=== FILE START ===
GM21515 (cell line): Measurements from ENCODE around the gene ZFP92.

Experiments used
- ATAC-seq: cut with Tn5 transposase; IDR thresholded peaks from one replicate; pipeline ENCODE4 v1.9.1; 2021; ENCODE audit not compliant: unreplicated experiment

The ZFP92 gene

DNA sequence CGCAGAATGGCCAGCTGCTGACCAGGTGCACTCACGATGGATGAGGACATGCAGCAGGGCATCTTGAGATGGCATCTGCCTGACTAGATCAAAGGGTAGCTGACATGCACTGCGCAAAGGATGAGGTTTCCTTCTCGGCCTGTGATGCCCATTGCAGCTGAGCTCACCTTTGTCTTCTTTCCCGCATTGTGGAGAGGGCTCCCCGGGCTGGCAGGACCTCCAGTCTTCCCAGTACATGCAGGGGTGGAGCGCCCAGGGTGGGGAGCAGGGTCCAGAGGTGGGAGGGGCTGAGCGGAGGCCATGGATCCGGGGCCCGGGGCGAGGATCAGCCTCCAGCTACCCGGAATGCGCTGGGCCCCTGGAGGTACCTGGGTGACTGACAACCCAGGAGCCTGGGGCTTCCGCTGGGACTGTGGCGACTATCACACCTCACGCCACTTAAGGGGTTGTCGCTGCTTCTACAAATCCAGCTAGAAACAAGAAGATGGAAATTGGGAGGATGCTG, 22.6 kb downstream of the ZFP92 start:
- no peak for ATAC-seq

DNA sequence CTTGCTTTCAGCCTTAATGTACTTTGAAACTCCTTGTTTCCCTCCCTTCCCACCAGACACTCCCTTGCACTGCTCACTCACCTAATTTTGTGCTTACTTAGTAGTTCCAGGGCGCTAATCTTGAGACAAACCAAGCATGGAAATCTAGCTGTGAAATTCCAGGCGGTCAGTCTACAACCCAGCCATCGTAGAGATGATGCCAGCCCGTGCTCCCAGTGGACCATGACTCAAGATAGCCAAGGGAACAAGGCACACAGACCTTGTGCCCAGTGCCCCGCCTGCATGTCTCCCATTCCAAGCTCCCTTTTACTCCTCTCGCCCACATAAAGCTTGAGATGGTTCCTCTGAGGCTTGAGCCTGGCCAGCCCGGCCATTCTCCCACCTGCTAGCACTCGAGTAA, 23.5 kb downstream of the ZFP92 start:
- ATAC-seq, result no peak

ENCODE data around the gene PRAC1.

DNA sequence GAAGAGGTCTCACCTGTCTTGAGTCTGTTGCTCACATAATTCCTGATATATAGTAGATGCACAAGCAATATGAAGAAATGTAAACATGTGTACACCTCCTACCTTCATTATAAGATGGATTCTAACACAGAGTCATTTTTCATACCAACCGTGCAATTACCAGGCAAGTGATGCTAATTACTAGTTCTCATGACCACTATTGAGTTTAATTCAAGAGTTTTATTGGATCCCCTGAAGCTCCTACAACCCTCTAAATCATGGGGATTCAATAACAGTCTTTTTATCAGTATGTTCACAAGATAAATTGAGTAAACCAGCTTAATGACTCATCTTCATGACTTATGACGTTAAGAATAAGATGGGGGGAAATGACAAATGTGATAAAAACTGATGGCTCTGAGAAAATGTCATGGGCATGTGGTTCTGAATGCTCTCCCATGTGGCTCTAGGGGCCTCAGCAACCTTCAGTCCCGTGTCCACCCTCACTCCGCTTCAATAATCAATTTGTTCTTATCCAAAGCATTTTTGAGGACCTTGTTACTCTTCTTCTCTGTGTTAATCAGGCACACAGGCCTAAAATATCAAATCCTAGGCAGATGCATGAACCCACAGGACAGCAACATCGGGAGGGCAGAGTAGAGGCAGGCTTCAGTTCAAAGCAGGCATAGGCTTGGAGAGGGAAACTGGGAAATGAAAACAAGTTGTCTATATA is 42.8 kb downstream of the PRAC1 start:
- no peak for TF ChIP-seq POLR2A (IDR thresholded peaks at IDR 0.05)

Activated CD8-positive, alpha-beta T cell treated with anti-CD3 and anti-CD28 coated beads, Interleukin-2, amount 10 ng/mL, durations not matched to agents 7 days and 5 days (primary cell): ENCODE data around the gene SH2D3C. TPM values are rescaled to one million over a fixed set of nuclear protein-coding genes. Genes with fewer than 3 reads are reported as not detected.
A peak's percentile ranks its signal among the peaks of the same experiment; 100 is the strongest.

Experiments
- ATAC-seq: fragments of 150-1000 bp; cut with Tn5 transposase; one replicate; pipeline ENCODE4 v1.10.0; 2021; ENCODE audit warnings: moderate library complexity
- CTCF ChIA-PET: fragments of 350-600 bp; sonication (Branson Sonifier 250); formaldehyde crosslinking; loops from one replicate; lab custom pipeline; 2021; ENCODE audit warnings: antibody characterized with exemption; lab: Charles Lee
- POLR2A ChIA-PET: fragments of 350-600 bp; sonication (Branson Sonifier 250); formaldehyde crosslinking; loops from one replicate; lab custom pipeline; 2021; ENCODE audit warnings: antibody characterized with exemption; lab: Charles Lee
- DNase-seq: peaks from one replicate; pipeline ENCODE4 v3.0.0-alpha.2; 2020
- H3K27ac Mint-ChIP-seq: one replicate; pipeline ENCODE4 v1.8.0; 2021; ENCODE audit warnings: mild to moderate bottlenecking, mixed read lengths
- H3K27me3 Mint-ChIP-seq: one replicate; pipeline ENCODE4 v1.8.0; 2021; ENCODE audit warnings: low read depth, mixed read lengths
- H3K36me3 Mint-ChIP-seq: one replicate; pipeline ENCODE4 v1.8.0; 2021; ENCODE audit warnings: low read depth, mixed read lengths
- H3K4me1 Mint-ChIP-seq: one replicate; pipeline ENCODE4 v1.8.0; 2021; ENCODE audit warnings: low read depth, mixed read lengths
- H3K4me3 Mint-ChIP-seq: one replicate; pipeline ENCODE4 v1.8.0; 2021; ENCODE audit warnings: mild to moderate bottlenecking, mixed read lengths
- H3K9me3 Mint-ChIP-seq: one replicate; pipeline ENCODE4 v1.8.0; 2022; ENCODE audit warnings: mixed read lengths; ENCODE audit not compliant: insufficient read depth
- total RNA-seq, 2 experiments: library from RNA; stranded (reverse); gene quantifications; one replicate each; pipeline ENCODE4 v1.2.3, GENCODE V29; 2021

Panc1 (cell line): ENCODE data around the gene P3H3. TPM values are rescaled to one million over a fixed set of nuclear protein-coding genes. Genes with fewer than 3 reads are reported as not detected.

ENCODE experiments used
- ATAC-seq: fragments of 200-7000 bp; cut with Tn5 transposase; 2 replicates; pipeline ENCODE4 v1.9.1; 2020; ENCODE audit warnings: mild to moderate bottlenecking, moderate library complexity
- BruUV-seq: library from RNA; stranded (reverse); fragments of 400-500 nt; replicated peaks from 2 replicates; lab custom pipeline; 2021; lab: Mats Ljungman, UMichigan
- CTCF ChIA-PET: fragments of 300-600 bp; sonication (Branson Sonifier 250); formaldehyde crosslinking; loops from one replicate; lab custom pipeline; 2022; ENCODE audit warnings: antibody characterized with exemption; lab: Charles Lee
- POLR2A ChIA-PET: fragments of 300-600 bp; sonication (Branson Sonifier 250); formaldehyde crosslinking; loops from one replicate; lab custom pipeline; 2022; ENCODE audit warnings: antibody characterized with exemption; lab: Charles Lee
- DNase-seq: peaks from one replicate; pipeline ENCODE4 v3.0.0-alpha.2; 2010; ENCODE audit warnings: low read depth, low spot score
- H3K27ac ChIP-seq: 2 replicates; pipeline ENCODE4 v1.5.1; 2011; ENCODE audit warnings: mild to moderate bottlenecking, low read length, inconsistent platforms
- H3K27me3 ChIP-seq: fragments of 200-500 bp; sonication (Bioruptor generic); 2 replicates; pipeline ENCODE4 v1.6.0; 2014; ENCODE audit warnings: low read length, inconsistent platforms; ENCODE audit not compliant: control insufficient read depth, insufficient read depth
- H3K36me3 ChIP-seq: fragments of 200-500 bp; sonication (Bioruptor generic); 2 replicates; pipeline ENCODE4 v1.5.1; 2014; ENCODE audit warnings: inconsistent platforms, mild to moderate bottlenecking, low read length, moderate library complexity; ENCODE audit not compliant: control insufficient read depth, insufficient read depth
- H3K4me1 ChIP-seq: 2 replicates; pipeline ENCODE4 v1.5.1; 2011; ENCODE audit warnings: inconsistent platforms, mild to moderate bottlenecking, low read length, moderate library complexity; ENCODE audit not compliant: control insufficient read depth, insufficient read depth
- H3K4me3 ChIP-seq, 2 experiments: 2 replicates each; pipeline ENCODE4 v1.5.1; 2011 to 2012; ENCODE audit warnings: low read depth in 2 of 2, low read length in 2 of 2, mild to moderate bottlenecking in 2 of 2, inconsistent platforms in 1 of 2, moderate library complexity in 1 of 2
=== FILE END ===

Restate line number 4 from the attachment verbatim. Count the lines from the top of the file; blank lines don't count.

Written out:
The ZFP92 gene